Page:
The Church at Rome (that became the seat of the Roman Catholic Church) had over fifty thousand members and supported 1,500 widows, orphans, and the poor according to Gibbon. He adds that the church at Antioch “consisted of one hundred thousand persons, three thousand of whom were supported out of the public oblations [gifts to churches].” Of course, that was long before the formation of the Roman Catholic Church.
After the Council of Nicaea in 325, the bishops were told to go into every Cathedral city (the main city of a diocese where the bishops ruled) and start a hospital–and later universities. Consequently, a number of hospitals were founded by rich Christians in various cities.
About this time, monasteries and convents were organized with many purposes but they became the bastions of scholarship in many fields. Catholic engineers constructed massive and elaborate cathedrals throughout Europe that still amaze visitors with their beauty, size, and symmetry.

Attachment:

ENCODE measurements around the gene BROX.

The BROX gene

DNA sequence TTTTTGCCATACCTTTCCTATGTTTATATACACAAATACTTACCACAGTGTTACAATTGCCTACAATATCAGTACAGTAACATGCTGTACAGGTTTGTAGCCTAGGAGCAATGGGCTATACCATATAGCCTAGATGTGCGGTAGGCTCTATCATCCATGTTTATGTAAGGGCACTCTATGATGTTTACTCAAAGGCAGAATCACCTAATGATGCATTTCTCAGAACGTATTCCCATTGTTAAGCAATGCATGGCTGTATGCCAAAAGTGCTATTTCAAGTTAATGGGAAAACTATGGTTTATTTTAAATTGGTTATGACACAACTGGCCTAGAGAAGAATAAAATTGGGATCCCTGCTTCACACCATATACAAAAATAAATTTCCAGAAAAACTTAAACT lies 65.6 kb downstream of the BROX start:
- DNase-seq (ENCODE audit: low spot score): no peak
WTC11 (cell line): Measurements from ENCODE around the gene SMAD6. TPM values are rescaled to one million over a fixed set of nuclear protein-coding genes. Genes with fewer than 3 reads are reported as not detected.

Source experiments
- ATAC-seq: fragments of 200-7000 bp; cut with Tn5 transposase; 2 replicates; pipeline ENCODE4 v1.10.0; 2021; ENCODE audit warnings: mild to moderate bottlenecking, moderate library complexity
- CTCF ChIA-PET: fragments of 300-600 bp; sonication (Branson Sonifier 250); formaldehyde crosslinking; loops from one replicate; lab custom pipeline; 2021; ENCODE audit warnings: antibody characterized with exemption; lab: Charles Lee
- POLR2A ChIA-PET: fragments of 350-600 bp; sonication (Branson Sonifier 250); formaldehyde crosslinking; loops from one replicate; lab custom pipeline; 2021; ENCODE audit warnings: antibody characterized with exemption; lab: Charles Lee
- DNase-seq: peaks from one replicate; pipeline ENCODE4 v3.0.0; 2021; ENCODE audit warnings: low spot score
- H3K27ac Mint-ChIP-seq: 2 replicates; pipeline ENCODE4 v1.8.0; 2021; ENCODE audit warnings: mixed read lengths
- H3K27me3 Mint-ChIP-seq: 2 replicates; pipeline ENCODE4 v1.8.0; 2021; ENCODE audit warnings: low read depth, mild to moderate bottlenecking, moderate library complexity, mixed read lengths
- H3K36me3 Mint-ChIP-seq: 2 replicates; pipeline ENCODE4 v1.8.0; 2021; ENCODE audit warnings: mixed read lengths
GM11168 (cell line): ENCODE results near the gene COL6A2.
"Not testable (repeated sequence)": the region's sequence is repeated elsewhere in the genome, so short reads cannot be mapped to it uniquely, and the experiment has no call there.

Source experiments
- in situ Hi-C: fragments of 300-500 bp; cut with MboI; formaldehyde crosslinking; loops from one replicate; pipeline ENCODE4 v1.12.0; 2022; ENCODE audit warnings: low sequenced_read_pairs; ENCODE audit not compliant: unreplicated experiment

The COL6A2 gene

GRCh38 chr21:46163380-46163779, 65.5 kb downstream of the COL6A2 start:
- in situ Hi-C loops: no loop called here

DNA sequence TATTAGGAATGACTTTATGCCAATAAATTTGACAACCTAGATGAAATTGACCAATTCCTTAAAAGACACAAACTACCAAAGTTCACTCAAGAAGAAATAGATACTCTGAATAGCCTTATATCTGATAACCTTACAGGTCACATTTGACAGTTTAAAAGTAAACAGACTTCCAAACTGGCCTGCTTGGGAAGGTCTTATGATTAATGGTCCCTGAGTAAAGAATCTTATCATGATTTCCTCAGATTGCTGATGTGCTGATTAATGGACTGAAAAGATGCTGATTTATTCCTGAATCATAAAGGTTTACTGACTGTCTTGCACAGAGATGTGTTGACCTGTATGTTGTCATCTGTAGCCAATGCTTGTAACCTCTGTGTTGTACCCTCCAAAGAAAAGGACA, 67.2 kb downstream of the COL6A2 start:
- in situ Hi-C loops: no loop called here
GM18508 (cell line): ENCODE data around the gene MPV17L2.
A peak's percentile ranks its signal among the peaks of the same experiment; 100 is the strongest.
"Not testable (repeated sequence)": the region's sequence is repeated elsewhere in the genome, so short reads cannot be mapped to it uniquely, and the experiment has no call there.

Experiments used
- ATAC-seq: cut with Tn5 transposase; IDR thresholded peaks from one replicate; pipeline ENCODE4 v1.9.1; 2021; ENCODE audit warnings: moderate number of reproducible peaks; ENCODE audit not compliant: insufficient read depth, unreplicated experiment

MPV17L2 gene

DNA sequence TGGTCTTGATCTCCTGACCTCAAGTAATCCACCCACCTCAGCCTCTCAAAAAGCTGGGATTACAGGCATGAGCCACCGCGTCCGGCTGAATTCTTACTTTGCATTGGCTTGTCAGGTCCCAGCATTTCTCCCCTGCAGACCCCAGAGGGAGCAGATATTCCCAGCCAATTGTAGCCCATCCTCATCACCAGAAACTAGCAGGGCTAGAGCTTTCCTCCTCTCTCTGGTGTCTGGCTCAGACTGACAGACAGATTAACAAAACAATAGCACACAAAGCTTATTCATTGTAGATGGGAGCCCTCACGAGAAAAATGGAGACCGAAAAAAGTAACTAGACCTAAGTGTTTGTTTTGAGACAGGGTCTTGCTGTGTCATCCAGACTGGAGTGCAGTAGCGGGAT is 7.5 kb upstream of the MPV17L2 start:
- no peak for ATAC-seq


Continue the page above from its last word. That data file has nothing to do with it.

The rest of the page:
Basil of Caesarea (c.329-379) was the Greek bishop in Cappadocia (part of modern Turkey) who supported the Nicene Creed and opposed Arianism and other heresies. He was from a wealthy family and founded the first Christian hospital that ministered to the sick. It was the first hospital that had wards for specific diseases. He organized a soup kitchen and distributed food to the poor during a famine. He gave away his personal family inheritance to benefit the poor of his diocese. He actively worked to help thieves and prostitutes.
An obvious outcome of establishing hospitals was the need to provide workers; therefore, brotherhoods and orders were birthed to serve in hospitals, hospices, orphanages, etc. According to historian Kenneth S. Latourette, “One of the first of which we know began late in the ninth century in Siena. In the eleventh century many cathedrals and parish churches had hospitals…A large proportion, perhaps a majority of monasteries seem to have had hospitals attached to them, several gave training in medicine, and many abbots became expert physicians. Hospitals cared not only for the sick, but also for the orphaned and the poor, and in the cities many of them fed prisoners.”